Approximately 5 kilometers is the record depth at which life has been discovered in the continental subsurface; the record in marine waters is 10.5 kilometers from the sea surface, a pressure of extreme pressure; for example, at 4000 meters depth, pressure is roughly 400 times greater than at sea level.
The consequences of human activity on life in subterranean regions have been studied more thoroughly (e.g., fracked shales, carbon capture and storage).
DNA sequencing is becoming more accurate and cheaper, and breakthroughs in deep ocean drilling techniques (developed on the Japanese scientific vessel Chikyu, intended to eventually drill far beneath the seabed in some of the planet's most seismically-active areas) allowed researchers to examine the structure of the deep biosphere for the first time.
There are comparable projects to delve ever deeper into continental settings, utilizing sampling equipment that maintains pressure in order to preserve microorganisms (none expected to cause any health risk or benefit).
For example, the group compiled data on cell concentration and microbial diversity from locations all around the world to calculate the total weight of Earth's subterranean deep life, such as mollusks or rotifers.
The researchers took into account a range of factors, such as global heat flow, surface temperature, depth and lithology—the physical features of the rocks in each area—to determine that the continental subsurface contains 2 to 6 × 1029 cells.
The total amount of global Deep Earth biomass is roughly 15 to 23 petagrams (15 to 23 billion tonnes) of carbon, according to estimates of subsurface life under the seas.
“The Amazon rainforest is comparable to exploring the deep subsurface,” says Mitch Sogin of the Marine Biological Laboratory in Woods Hole, USA, co-chair of DCO's Deep Life community of more than 300 researchers from 34 countries. There is life all around us, and it's exciting. There are so many different species that there is always something new to discover.
Molecular studies suggest that microorganisms dark matter is considerably more diverse than we currently realize, and the deepest branching lineages refute the three-domain theory put forth by Carl Woese in 1977. “We may be approaching a nexus where the most feasible branching patterns might be revealed through comprehensive life research,” concludes Professor Nunez.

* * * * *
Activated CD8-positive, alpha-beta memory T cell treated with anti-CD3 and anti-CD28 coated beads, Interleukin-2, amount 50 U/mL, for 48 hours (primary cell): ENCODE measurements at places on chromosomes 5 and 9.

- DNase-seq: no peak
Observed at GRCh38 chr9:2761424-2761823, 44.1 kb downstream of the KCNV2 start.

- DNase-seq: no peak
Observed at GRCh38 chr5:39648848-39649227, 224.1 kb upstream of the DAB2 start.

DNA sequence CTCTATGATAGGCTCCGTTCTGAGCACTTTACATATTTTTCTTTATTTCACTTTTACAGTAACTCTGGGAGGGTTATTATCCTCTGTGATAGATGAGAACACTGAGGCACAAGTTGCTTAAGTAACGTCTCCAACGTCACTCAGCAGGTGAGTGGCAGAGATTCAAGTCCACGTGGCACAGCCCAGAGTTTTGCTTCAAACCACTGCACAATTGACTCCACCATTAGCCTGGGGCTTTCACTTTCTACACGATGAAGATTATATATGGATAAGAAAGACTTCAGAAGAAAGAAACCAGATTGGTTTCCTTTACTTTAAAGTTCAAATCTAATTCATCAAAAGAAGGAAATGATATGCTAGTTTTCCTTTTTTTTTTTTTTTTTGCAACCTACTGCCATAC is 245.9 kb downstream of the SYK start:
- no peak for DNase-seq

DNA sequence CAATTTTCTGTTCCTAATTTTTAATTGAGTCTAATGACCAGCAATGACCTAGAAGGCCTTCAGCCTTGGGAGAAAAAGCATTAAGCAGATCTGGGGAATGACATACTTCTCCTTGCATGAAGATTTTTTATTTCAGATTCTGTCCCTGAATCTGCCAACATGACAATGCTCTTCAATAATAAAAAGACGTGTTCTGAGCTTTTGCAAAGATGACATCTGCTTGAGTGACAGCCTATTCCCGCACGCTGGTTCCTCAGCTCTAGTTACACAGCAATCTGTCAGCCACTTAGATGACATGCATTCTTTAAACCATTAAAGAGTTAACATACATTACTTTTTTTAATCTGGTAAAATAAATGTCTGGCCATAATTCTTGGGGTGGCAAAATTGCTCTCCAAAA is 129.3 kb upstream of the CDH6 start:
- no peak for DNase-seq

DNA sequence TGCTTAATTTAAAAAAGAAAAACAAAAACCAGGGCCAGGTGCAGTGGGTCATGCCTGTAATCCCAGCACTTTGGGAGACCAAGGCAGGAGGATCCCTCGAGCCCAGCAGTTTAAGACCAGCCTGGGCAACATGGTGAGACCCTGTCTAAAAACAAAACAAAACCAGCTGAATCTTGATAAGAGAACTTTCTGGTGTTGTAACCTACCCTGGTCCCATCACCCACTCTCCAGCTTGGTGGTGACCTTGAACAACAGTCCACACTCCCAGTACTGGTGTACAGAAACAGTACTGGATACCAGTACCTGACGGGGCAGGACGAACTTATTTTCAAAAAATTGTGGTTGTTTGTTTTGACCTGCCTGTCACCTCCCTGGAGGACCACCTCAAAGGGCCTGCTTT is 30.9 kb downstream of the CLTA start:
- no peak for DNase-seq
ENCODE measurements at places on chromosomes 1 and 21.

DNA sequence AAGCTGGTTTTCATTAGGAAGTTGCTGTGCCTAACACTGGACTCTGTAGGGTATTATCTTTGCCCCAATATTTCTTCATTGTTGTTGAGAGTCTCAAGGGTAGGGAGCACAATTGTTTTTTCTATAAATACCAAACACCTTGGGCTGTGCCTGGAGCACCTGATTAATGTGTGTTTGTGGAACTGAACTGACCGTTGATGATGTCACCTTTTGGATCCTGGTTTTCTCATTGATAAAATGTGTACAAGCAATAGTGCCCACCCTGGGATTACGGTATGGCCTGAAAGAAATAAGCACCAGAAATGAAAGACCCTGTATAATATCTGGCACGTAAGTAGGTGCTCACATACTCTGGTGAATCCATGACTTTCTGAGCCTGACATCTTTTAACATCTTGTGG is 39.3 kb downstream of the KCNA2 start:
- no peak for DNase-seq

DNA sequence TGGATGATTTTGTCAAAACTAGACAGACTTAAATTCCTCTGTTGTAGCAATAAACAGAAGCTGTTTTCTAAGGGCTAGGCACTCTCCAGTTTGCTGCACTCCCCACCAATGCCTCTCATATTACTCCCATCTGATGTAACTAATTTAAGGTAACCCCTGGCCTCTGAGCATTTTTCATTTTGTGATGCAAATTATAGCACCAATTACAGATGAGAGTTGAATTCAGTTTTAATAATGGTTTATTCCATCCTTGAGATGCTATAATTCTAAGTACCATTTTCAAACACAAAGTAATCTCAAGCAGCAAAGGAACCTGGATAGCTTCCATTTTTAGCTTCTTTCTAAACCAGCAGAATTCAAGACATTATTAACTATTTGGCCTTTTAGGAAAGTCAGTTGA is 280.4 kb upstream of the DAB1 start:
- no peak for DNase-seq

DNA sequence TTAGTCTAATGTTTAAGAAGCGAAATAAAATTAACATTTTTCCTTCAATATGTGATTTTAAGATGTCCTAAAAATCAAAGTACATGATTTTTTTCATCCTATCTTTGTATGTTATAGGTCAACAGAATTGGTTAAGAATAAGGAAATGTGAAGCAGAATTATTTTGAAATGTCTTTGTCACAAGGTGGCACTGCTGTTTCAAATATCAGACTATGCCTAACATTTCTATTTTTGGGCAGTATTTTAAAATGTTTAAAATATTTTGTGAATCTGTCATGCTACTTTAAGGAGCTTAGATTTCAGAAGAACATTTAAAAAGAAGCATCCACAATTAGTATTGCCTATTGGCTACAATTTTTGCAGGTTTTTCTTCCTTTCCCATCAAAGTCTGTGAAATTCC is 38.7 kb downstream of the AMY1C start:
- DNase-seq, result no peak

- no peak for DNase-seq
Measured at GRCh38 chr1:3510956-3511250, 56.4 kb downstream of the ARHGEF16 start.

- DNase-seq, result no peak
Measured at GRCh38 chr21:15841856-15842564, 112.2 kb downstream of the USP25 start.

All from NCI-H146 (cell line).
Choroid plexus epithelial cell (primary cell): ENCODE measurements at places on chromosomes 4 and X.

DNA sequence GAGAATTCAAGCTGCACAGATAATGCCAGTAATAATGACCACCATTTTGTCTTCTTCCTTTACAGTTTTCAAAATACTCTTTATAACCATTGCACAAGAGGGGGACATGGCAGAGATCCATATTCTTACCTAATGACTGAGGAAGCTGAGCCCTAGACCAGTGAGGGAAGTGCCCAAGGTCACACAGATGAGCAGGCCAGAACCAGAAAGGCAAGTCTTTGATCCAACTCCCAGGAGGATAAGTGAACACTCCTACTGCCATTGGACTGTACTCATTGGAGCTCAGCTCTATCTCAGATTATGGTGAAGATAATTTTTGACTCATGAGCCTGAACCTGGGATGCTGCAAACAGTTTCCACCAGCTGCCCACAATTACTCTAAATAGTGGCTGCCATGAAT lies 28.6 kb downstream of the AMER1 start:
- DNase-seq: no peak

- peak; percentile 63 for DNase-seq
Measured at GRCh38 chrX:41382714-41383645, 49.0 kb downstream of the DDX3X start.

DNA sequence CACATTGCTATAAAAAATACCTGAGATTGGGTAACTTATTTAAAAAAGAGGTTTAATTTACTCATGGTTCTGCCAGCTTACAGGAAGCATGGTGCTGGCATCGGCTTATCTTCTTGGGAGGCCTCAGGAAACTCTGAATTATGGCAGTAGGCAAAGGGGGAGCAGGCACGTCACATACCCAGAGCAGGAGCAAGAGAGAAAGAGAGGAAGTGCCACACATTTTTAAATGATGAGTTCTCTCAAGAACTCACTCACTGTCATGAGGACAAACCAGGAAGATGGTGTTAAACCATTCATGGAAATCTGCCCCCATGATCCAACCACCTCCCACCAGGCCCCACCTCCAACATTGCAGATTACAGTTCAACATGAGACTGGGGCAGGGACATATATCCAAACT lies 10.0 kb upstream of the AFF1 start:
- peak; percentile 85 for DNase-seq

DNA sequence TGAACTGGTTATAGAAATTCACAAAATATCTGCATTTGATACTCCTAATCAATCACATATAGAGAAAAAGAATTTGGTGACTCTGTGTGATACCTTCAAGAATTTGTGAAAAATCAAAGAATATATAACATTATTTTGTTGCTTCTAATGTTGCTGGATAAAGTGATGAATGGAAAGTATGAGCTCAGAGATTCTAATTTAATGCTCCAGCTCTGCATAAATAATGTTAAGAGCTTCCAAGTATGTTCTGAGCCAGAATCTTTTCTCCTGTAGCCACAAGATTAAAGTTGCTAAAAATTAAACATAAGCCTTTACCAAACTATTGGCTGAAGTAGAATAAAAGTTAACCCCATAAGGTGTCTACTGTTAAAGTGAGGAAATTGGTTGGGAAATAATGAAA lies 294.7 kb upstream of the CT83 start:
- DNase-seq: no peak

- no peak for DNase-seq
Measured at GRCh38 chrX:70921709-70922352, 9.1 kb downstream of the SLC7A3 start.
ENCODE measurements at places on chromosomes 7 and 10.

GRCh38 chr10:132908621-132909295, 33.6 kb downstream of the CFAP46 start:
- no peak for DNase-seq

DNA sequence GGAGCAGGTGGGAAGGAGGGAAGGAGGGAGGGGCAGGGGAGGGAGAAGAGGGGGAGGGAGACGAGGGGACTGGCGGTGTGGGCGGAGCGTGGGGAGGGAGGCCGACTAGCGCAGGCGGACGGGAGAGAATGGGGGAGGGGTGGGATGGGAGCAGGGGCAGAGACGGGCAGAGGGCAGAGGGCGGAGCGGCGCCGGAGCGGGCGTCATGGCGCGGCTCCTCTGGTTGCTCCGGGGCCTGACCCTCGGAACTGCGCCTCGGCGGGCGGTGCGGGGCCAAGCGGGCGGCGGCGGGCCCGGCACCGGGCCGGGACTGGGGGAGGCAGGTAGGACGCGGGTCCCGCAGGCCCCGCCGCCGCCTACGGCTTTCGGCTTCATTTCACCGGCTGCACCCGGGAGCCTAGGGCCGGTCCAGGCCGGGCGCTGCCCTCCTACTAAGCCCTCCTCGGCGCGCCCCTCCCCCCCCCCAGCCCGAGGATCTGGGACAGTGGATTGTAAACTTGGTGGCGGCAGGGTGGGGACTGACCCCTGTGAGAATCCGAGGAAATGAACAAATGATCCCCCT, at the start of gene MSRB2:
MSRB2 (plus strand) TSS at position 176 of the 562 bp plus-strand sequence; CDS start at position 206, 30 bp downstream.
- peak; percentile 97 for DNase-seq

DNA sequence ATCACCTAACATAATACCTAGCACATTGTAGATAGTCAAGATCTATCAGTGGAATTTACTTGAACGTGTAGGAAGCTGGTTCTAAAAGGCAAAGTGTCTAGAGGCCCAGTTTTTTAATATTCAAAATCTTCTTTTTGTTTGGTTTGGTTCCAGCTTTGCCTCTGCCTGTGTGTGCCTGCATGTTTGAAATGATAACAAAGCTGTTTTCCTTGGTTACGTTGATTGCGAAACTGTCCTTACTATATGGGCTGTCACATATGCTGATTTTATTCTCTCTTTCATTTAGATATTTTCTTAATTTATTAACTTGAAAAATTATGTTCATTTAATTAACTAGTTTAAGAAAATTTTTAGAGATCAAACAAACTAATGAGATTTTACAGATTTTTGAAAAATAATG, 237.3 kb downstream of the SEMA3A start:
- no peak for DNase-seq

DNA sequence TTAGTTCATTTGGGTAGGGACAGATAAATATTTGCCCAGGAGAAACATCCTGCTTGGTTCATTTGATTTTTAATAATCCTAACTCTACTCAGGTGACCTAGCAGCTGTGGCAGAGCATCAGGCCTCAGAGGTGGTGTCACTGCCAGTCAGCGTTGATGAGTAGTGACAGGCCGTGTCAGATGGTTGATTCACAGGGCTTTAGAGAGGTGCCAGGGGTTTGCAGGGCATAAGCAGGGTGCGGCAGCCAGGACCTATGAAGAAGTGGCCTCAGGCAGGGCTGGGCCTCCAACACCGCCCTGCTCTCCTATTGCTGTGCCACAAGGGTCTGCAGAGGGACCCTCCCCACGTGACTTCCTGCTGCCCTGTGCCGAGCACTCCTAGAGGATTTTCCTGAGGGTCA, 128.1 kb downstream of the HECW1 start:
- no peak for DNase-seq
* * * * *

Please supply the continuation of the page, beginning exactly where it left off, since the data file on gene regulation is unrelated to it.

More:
“We didn't know much about the bacteria and microorganisms that dominate the subsurface biosphere ten years ago,” explains Karen Lloyd of University of Tennessee at Knoxville. “Today, we know that in many regions, they invest the majority of their time and effort to merely maintaining their existence rather than developing it, which is an intriguing way to live.”
“We now know that subsurface life is widespread. We had only investigated a few locations—types of locations where we would expect to find life—ten years ago. Now, thanks to ultra-deep sampling, we know that they can be found almost everywhere, albeit in an infinitesimal quantity of the deep biosphere.
"Our research of deep biosphere organisms has generated a great deal of new information, but it has also brought to light how much more we have to learn about subsurface life," says Rick Colwell, Oregon State University in the United States. “For example, we don't yet know all of the ways that deep subsurface life affects surface life and vice versa. And we may only stare in awe at the natural metabolisms that allow creatures to live under such harsh and forbidding conditions for life on Earth now.”
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About the Blogger:
April Carson is the daughter of Billy Carson. She received her bachelor's degree in Social Sciences from Jacksonville University, where she was also on the Women's Basketball team. She now has a successful clothing company that specializes in organic baby clothes and other items. Take a look at their most popular fall fashions on bossbabymav.com